Dillon’s Dead-Heat Breakers Review

Dillon’s Dead Heat Breakers is the third title in the Dillon series for the Nintendo DS. It’s a tower defence/beat-em-up/racing combo, set in a fantasy wild west world inhabited by furry animals. Sounds like a winner for Nintendo right? They do love their cute animal humanoids… The question is though, is Dillon’s Dead Heat Breakers any good, or is it all fluff?

Building on the tower defence success of previous titles, Dillon’s Dead Heat Breakers aims to liven up the pace by having players mowing down Grocks – the bad guys from previous instalments, in Mad Max style road races. It’s a cool idea and helps to split up the gameplay from being purely strategic tower defence planning. In the meantime, you’ve also got the township to explore between missions – with residents to interact with and secrets to discover – don’t worry I won’t lay out any spoilers.

The core theme of the game however, is to protect your small town of furries from destruction by the Grocks. You do this by hiring gunners, placing them around the town and using Dillon’s crazy spinning armadillo abilities to compete in arena battles with the Grocks. Is he actually an armadillo? I’m not really too sure, but he has a Crocodile Dundee hat! In Dillon’s Dead Heat Breakers, it feels like you’re fighting towards a goal – which was reportedly lacking in previous titles.

Despite this change in pace for the Dillon series, Dead Heat Breakers falls a little flat in terms of the difficulty curve of the gameplay. Within the first 15 minutes of gameplay, you’ve pretty much hit the hardest that it’s going to get – the game turns into a button-mashing slog-fest. It kinda renders the racing and arena battles a tad repetitive, as you grind down the same old Grocks for resources to build improvements – resulting in a fairly shallow gameplay experience. It all depends on the kind of game you want though – for casual gamers Dillon’s Dead Heat Breakers will most likely be a hit, as it’s kind of a no-brainer with the exception of gunner placement.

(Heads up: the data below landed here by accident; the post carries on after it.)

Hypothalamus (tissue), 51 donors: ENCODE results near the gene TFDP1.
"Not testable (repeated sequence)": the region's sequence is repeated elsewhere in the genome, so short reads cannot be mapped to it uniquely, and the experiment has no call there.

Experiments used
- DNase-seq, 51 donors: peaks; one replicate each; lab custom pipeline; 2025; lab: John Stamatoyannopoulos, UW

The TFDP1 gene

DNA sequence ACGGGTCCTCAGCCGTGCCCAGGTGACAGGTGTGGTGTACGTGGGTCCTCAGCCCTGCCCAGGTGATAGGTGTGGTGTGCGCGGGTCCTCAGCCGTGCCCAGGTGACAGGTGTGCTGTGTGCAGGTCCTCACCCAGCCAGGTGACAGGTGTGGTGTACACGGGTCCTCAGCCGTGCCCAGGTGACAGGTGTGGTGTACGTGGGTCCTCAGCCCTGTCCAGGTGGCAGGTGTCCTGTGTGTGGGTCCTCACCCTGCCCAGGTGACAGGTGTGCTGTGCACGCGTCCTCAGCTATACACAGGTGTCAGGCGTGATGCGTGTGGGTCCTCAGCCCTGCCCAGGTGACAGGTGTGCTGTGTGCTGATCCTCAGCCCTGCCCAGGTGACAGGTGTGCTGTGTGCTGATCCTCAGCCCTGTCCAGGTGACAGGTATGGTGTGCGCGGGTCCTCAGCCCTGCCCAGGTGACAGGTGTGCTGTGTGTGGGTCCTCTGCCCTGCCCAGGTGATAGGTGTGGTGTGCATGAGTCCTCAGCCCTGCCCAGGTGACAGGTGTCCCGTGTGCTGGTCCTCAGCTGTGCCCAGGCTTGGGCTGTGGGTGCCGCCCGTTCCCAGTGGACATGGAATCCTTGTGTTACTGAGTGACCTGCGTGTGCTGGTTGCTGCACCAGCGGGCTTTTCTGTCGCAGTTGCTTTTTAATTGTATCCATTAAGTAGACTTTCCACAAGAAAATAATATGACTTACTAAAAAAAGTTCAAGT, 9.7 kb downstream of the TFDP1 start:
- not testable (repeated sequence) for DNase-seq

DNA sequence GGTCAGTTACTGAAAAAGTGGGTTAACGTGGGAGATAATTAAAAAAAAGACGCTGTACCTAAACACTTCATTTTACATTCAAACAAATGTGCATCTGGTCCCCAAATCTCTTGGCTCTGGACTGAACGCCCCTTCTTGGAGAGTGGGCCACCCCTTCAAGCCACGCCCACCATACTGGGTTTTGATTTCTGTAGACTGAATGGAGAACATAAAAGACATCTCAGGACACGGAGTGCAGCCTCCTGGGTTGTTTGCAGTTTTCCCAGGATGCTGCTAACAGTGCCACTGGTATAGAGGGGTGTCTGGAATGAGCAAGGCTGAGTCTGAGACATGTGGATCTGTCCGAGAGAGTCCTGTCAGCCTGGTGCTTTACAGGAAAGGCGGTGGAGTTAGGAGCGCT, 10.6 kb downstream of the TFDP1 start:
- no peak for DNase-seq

One cool thing about Dillon’s Dead Heat Breakers is the character creation. The game begins by transforming your Mii into one of the aforementioned furries for you to play as – although your time will be split between them and Dillon. The character creation is quite a bit of fun when you get turned into a bizarre sheep man! Characters throughout the world of Dead Heat Breakers feel a tad empty however, and I’m not sure why so many are either Australian, or not voice-acted at all – the last thing you want to do in a furious battle race is to be reading text pop-ups on the side of the screen. I’m sure for long-time fans of the series the characters are great, but for me they were a little flat – not really providing a hook into the story behind the attack of the Grocks or the motives of the survivors.

The graphics are great on the DS, running smoothly with no framerate stutters – even on zoomed in scenes and fast paced battle races. The colour pallet is somewhat bland though – with the exception of Dillon and the odd luminously coloured Grock. That said I really like the Western theme, with the dusty deserts and rocky outcrops coming to life – not to mention the interesting little town you’ve got to explore between missions. Western games are few and far between for some reason, so it’s a welcome change on the gaming scene.

Overall the game has quite a slow pace, with the player having to go back to replay missions that weren’t completed 100%. The basic combat always left me wanting more than just a rinse and repeat style of play – proving that gamers can’t be bought off by flashy graphics if there’s little substance behind it. Dillon’s Dead Heat Breakers feels rather casual – not something I’d pick up to have a solid gaming session on, but I would go to it for a laid back time – racing through the cracked desert roads or planning my next town defence against the Grocks.

Dillon’s Dead Heat Breakers is a unique title on the DS market that tries to blend the tower defence and racing genres. It’s easy to pick up and play, with a fairly shallow learning curve that is accessible to all ages – a trademark of Nintendo system games. Despite these positives, Dillon’s Dead Heat Breakers is certainly not worth the £34.99 price tag, due to the fairly repetitive and basic battles. If you’re looking for a casual gaming experience that blends strategic tower defence and a little bit of racing though, look no further than Dillon’s Dead Heat Breakers.

REVIEW CODE: A complimentary Nintendo 3DS code was provided to Bonus Stage for this review. Please send all review code enquiries to editor@bonusstage.co.uk.

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